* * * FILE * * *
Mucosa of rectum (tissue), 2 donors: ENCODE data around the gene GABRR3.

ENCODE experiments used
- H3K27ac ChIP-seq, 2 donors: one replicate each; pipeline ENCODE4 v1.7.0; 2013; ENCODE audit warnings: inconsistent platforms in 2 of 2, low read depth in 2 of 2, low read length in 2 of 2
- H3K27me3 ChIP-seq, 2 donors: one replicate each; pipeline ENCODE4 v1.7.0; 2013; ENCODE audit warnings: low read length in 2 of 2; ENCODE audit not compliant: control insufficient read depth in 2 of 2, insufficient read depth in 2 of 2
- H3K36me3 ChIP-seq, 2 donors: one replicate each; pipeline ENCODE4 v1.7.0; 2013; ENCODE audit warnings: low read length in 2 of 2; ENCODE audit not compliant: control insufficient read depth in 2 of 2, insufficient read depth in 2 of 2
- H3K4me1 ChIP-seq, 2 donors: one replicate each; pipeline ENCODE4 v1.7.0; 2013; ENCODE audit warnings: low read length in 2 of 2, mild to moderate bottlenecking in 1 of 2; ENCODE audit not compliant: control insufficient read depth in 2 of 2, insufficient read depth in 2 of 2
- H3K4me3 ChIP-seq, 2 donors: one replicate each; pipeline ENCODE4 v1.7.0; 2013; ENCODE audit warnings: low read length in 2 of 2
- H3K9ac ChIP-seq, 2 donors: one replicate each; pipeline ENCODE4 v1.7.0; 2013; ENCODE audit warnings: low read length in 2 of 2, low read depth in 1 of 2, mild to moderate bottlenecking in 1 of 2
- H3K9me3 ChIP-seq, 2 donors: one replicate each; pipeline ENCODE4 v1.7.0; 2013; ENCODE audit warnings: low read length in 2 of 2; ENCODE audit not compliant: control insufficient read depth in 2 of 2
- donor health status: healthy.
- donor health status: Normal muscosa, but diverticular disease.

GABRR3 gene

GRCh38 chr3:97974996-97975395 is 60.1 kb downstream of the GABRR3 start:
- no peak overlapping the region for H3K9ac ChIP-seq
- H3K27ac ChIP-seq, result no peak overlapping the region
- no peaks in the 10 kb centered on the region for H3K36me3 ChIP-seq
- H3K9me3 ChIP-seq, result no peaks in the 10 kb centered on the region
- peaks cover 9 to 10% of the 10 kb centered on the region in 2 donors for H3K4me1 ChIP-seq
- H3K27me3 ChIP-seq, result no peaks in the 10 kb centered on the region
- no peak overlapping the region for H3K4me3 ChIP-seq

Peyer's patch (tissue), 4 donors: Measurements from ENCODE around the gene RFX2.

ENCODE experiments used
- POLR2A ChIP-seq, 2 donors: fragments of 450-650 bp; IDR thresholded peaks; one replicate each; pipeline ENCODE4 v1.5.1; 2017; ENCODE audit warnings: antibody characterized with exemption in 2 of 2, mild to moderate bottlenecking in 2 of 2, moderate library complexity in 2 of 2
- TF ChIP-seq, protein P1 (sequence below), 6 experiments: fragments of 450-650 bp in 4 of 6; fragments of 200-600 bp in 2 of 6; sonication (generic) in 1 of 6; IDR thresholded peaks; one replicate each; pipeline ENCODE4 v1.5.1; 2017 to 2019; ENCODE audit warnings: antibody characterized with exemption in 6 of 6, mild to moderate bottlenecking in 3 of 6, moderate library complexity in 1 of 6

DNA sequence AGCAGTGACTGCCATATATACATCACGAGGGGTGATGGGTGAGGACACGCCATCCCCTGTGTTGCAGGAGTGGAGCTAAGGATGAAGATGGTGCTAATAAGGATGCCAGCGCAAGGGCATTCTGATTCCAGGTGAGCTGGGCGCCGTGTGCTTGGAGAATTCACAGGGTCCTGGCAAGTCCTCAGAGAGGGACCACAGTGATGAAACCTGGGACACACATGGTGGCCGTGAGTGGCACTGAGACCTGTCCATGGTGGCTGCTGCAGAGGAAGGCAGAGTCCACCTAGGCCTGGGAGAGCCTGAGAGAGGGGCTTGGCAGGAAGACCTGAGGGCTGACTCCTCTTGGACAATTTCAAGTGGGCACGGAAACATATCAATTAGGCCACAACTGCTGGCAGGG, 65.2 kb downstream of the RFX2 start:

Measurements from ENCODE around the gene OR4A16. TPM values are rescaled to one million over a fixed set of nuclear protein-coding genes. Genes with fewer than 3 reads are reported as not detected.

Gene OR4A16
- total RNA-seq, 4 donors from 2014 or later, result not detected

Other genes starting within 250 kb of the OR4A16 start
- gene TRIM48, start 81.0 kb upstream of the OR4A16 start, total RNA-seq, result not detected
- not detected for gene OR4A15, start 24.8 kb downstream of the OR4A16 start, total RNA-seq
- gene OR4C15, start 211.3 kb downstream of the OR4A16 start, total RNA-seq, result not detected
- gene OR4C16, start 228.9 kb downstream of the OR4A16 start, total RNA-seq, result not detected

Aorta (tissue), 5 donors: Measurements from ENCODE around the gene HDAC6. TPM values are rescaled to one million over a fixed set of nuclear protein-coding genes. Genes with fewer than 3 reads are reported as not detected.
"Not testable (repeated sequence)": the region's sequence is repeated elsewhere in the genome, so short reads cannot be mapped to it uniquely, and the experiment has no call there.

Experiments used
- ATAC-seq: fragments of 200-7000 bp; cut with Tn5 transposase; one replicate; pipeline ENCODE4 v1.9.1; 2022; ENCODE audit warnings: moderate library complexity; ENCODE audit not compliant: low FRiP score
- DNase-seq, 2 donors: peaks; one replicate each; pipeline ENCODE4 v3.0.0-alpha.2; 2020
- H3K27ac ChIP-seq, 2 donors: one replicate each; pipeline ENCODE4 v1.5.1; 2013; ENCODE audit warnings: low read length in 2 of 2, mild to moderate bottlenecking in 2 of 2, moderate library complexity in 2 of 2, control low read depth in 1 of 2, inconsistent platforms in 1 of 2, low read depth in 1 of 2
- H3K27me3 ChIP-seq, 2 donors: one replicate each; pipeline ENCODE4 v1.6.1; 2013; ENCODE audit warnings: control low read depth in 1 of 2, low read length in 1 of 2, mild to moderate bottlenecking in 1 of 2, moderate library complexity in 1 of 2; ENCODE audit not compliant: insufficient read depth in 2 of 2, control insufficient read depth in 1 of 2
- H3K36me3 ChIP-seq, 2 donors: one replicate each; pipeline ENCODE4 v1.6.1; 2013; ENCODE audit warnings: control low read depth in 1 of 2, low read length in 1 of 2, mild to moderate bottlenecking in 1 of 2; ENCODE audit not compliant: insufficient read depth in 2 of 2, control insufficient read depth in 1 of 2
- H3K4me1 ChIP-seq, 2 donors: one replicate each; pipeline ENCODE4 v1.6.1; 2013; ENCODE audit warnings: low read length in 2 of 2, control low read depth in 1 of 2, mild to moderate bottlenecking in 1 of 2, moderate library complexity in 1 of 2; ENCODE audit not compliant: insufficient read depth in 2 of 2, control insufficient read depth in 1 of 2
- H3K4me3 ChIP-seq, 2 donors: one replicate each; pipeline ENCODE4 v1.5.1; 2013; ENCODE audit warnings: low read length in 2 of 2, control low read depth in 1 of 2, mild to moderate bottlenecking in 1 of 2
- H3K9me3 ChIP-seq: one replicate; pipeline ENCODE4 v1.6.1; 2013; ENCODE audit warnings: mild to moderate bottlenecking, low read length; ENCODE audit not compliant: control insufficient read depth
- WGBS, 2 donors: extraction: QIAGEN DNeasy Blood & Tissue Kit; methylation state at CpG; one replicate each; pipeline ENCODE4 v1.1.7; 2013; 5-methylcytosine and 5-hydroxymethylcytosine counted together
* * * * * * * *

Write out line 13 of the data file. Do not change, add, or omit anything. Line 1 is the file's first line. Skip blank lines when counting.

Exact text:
GRCh38 chr3:97974996-97975395 is 60.1 kb downstream of the GABRR3 start: